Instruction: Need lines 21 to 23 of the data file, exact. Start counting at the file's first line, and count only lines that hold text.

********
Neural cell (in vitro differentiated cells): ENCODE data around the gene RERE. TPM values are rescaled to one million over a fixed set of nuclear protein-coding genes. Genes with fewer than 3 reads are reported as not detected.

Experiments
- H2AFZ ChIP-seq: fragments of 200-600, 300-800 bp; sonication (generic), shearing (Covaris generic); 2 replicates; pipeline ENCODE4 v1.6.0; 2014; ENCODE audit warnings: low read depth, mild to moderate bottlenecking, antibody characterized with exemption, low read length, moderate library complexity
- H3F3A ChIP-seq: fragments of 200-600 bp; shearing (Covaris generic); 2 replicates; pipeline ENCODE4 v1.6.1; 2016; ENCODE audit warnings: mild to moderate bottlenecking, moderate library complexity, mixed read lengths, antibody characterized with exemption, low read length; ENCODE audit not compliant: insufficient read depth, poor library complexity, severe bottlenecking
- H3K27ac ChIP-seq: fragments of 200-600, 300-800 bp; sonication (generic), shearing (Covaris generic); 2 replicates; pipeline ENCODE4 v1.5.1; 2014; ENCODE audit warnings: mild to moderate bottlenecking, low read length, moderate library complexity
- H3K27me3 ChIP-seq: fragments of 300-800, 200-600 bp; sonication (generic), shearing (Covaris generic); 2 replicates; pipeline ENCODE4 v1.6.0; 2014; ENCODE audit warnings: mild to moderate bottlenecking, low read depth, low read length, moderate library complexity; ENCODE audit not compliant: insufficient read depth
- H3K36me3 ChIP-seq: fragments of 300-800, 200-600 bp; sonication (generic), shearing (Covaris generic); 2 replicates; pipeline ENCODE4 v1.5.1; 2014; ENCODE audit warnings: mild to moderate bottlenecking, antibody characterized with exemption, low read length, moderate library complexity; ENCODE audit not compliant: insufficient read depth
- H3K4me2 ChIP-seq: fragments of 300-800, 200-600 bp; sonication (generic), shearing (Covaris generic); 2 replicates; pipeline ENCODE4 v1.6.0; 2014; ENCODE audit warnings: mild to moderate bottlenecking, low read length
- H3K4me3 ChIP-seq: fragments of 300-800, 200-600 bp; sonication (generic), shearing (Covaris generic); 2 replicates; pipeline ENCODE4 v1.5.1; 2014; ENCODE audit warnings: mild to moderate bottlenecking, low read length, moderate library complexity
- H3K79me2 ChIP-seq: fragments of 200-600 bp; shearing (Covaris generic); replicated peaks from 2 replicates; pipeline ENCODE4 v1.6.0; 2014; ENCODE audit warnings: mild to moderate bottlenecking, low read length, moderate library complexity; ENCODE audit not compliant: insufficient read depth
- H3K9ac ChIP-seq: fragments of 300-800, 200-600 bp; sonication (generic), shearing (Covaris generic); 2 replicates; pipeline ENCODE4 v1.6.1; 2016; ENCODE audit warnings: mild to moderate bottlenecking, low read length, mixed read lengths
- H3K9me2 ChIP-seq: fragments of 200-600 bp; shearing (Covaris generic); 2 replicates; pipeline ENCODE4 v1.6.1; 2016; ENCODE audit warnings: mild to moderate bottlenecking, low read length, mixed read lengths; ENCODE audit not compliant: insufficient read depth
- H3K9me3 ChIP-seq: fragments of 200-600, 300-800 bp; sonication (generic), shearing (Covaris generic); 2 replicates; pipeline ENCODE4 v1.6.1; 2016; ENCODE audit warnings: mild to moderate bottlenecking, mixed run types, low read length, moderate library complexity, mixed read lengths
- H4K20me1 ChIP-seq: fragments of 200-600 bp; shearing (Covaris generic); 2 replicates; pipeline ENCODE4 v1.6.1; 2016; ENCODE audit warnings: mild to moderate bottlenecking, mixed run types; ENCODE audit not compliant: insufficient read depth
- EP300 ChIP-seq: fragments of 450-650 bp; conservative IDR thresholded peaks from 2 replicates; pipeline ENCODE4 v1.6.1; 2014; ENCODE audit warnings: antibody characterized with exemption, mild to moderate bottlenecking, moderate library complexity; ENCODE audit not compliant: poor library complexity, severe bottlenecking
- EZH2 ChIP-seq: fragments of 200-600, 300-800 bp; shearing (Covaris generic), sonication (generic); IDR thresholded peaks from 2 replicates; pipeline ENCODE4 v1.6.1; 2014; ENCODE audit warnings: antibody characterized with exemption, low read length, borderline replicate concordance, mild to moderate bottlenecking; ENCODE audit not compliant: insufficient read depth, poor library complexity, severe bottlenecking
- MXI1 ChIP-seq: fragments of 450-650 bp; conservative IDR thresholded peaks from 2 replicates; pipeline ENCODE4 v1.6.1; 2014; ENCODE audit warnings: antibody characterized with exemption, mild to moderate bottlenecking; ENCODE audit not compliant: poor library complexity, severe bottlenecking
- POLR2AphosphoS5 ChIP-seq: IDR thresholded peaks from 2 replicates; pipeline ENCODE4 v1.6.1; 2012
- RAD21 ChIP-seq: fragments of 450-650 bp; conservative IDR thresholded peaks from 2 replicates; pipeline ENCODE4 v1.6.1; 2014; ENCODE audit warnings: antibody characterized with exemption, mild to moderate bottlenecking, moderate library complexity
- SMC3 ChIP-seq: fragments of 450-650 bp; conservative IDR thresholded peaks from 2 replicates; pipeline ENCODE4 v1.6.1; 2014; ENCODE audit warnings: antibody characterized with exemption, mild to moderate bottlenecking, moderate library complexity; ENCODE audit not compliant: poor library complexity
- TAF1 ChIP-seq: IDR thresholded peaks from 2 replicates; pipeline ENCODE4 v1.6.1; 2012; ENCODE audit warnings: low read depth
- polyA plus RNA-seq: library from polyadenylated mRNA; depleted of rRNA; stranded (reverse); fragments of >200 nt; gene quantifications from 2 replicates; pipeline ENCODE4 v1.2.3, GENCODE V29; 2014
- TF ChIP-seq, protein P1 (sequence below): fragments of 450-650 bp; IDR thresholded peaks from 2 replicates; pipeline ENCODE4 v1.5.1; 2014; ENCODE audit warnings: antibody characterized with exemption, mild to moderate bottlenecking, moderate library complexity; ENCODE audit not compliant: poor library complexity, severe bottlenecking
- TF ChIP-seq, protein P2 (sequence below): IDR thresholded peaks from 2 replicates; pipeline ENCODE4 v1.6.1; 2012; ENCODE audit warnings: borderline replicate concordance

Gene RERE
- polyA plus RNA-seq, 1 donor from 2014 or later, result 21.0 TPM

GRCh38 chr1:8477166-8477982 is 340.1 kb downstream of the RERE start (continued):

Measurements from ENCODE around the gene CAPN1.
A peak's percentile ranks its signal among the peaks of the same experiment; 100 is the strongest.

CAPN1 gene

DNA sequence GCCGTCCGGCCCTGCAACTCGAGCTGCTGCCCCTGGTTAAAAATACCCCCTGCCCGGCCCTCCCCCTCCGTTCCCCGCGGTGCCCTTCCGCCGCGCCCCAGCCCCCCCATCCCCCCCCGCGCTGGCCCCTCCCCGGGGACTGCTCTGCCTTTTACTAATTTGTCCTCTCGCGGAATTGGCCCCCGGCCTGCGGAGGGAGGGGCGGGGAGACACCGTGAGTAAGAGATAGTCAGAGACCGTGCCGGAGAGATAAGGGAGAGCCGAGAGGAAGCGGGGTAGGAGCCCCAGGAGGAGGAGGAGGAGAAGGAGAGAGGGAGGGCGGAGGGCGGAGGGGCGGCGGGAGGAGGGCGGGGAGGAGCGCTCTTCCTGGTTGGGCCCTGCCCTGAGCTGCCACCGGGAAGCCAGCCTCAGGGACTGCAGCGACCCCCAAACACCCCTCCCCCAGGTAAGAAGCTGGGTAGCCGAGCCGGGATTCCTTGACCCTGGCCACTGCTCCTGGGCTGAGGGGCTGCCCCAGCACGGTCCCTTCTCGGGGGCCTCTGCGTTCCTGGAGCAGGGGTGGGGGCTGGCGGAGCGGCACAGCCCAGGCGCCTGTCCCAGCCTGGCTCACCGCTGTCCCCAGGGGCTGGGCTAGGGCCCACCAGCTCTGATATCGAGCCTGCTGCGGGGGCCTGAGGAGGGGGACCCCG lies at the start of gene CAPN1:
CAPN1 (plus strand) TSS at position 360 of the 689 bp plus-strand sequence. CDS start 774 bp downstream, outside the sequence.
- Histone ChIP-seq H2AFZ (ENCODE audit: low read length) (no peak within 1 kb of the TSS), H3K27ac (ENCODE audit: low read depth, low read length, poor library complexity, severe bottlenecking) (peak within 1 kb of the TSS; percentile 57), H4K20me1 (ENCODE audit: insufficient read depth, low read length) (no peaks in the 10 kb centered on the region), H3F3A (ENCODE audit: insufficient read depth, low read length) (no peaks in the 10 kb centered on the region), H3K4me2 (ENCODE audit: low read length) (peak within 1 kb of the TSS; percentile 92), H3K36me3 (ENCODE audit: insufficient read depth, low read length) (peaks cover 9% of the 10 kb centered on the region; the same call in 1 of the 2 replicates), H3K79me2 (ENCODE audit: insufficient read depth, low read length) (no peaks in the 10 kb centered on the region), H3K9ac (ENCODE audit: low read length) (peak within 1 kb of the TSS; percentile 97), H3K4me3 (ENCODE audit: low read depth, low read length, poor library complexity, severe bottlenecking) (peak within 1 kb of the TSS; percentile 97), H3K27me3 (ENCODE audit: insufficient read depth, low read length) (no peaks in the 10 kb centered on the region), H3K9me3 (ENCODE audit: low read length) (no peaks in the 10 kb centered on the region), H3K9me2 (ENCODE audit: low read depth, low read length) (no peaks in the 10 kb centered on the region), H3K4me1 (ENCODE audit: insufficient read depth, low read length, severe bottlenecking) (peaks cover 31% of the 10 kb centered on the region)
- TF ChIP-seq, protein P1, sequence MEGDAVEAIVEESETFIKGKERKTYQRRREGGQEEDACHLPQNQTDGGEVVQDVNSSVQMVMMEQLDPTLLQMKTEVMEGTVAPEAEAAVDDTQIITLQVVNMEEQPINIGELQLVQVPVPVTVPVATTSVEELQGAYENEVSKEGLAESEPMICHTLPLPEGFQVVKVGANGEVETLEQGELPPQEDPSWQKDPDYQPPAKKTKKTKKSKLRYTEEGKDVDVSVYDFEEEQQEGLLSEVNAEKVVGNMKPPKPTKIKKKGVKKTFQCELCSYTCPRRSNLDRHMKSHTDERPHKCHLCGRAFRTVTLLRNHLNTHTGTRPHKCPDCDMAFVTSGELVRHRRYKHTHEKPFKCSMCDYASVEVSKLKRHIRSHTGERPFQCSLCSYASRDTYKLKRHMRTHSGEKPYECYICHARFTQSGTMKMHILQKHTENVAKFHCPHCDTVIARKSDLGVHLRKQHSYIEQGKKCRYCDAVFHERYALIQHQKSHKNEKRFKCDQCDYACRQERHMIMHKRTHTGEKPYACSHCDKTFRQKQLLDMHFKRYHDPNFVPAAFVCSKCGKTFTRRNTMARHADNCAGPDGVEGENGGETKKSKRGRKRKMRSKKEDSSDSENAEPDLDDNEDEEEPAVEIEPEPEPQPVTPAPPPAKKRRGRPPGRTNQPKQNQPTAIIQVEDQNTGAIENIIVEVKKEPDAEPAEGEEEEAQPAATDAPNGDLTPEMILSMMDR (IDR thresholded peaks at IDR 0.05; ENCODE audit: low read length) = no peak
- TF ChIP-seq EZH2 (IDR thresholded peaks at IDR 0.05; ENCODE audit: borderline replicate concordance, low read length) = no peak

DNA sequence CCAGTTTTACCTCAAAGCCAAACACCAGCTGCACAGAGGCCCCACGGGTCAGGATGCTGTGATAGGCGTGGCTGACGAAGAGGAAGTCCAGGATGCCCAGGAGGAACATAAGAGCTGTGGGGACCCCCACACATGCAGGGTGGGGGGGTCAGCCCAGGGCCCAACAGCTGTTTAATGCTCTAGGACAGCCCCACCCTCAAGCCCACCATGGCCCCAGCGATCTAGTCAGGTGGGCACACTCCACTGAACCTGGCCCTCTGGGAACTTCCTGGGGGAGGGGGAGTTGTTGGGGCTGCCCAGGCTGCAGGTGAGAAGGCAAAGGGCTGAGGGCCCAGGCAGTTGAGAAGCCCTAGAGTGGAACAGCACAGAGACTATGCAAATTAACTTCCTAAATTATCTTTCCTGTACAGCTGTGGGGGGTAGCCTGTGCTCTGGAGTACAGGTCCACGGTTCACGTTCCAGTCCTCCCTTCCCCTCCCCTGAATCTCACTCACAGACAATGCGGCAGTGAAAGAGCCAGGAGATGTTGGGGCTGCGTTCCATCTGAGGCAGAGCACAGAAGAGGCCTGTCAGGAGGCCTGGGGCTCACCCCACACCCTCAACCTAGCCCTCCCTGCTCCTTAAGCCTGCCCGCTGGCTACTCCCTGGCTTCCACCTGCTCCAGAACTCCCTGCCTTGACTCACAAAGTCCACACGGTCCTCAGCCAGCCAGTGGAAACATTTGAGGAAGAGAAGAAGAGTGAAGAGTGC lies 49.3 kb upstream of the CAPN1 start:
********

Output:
- TAF1 ChIP-seq: IDR thresholded peaks from 2 replicates; pipeline ENCODE4 v1.6.1; 2012; ENCODE audit warnings: low read depth
- polyA plus RNA-seq: library from polyadenylated mRNA; depleted of rRNA; stranded (reverse); fragments of >200 nt; gene quantifications from 2 replicates; pipeline ENCODE4 v1.2.3, GENCODE V29; 2014
- TF ChIP-seq, protein P1 (sequence below): fragments of 450-650 bp; IDR thresholded peaks from 2 replicates; pipeline ENCODE4 v1.5.1; 2014; ENCODE audit warnings: antibody characterized with exemption, mild to moderate bottlenecking, moderate library complexity; ENCODE audit not compliant: poor library complexity, severe bottlenecking